[mythtv-users] Most stable compatible Linux distribution

Jean-Yves Avenard jyavenard at gmail.com
Tue Dec 28 00:15:43 UTC 2010

On Tuesday, 28 December 2010, Jarod Wilson <jarod at wilsonet.com> wrote:
> Latest software support is much more of an issue than latest hardware
> support. Red Hat adds new hardware support every 6 months or so. Granted,
> you may have to wait 5+ months if you go with brand new shiny hardware,
> but for example, I'm not aware of any mainstream x86 hardware that isn't
> at all supported by the kernel in the soon-to-be-released RHEL5.6 update.
> Its been run on all the latest and greatest Intel and AMD processors and
> chipsets, anyway (including some that aren't yet released). Less common
> hardware, and/or things that were never supported on RHEL5 (like lirc and
> a myriad of v4l/dvb devices) are another story, of course... But there's
> work underway to get the v4l/dvb/rc media_build stuff working as far back
> as 2.6.18 again to remedy that. Note that RHEL6 has most of the v4l/dvb
> drivers enabled though, unlike RHEL5, and someone (we won't name names) is
> working on a current latest upstream backport patchset for RHEL6

All those years I had been running CentOS4 then 5.

Not once did my dvb-t card nor audio worked out of the box. I always
had to play with repositories or compiling from source. It also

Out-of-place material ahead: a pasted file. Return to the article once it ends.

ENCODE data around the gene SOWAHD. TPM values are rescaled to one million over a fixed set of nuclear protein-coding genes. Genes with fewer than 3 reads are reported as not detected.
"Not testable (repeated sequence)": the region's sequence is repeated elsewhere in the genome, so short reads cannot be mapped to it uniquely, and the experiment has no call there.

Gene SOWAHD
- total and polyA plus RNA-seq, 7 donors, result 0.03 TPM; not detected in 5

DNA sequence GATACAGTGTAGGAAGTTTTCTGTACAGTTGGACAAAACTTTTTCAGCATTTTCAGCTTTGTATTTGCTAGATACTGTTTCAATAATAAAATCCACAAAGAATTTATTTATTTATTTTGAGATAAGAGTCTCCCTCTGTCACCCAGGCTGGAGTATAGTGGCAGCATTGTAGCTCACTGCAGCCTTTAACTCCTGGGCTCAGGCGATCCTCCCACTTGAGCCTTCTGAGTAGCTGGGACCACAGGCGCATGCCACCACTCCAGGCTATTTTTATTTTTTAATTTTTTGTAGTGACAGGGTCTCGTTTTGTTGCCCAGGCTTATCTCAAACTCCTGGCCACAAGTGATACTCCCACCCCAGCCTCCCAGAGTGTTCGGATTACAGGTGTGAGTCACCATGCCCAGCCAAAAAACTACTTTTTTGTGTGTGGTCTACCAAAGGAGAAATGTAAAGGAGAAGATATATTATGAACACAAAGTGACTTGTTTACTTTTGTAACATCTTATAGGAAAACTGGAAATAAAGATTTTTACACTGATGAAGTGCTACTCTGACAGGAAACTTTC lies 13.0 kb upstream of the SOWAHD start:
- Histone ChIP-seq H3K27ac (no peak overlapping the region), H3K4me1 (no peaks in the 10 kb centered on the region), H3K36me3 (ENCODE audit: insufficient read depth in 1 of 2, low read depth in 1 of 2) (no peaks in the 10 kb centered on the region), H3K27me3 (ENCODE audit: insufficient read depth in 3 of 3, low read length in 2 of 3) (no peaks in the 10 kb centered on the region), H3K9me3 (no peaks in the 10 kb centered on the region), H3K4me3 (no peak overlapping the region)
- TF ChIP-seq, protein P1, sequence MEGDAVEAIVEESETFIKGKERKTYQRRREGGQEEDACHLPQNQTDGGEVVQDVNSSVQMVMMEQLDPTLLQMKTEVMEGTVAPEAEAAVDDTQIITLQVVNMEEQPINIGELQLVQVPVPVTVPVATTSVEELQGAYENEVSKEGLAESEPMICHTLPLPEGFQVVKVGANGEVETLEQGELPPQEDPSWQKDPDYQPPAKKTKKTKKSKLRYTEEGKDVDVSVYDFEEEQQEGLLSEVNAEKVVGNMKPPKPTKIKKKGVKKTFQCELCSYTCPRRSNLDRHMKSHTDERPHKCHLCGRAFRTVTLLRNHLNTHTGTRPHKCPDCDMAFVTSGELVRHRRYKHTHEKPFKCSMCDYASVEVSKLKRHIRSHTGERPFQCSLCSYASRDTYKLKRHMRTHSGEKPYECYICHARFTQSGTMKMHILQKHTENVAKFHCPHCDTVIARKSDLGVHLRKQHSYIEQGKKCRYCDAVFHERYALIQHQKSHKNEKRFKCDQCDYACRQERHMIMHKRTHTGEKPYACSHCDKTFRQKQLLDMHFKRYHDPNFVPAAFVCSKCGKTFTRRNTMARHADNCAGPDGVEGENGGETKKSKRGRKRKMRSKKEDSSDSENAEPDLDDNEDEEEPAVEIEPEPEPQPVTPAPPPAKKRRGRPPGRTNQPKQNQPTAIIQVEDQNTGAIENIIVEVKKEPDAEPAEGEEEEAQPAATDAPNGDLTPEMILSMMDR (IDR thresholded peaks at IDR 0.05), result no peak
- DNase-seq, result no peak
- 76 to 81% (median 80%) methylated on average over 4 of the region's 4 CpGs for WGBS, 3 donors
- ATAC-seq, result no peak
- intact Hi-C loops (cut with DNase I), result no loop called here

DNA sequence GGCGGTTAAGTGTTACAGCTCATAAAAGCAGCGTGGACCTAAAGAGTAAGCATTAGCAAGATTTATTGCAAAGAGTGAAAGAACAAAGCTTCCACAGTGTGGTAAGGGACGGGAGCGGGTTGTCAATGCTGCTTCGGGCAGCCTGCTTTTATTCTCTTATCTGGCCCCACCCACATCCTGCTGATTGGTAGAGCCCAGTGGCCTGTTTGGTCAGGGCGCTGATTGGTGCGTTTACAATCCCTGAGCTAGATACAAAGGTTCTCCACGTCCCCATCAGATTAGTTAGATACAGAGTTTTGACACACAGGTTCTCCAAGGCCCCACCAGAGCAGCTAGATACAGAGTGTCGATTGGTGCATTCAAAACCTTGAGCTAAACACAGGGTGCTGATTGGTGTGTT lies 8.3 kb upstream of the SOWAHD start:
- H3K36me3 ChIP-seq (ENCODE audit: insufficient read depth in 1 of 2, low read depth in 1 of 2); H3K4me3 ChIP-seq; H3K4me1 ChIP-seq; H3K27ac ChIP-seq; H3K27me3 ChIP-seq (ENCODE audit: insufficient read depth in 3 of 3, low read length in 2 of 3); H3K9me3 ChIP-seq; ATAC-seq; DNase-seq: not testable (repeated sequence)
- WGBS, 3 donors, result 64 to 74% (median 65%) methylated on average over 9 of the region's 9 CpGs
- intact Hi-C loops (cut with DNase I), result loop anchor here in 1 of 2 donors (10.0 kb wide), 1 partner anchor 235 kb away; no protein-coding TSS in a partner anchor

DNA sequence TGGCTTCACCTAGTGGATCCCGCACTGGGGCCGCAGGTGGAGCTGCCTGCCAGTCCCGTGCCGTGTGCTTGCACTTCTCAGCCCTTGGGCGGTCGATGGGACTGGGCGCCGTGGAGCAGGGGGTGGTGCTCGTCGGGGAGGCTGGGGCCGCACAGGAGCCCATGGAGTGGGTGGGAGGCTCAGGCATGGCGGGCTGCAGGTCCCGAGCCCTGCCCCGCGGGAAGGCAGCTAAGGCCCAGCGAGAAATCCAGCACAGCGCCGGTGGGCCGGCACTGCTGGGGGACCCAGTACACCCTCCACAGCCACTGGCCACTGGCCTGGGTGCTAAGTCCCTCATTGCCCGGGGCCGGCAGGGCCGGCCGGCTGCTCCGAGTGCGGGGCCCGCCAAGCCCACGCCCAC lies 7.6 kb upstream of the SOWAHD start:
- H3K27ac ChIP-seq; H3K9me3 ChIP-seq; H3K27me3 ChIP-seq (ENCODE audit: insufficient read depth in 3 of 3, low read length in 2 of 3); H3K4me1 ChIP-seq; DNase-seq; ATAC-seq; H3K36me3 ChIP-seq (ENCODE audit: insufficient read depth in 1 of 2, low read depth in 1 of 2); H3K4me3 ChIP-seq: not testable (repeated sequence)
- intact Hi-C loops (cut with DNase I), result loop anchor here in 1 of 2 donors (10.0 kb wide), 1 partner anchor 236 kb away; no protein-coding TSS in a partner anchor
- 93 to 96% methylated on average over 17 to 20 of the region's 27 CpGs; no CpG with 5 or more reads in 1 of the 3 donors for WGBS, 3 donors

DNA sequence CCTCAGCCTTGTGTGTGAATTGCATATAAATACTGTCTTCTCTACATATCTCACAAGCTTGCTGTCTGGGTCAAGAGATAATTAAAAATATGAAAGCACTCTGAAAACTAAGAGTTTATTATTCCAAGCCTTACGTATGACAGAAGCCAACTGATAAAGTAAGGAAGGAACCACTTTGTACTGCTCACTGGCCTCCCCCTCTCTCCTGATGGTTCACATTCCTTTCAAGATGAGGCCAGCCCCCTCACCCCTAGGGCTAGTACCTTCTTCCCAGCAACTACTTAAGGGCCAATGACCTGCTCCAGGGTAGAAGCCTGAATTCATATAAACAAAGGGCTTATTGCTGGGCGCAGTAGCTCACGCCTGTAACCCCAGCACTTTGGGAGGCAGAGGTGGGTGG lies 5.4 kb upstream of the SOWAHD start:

usually required to manually compile the realtek network drivers as
the kernel kept thinking it was another chip  Until one day I was fed
up booted ubuntu and everything worked, and that was in the liveCD!

I still have my centos partition on my backend(centos 5), I rebooted
on centos last week, upgraded everything, and sure enough no audio and
no network, once again I had to blacklist the realtek module.
CentOS/RHEL may receive better support in the long run, but my direct
experience is that as a user you're on for a long struggle to get
things going.

And since I've played with the debian way of packaging things, no way
I could go back , it is sooooo much better. And when I install a
kernel update, I *never* have to install a new package for alsa, v4l
or nvidia (or any modules for that matter). Dpkg automatically rebuild
all custom kernel modules.

Sure with atrpms, there are ways to have it install kernel modules
packages automatically, but more often than not I found that a
particular version didn't exist for the new kernel.

I still run CentOS at work on old machines that works and that I'm
afraid to touch.. But for new installation, we use ubuntu.
We just completed a project for the Australian trains, our development
box were ubuntus (target is openwrt)

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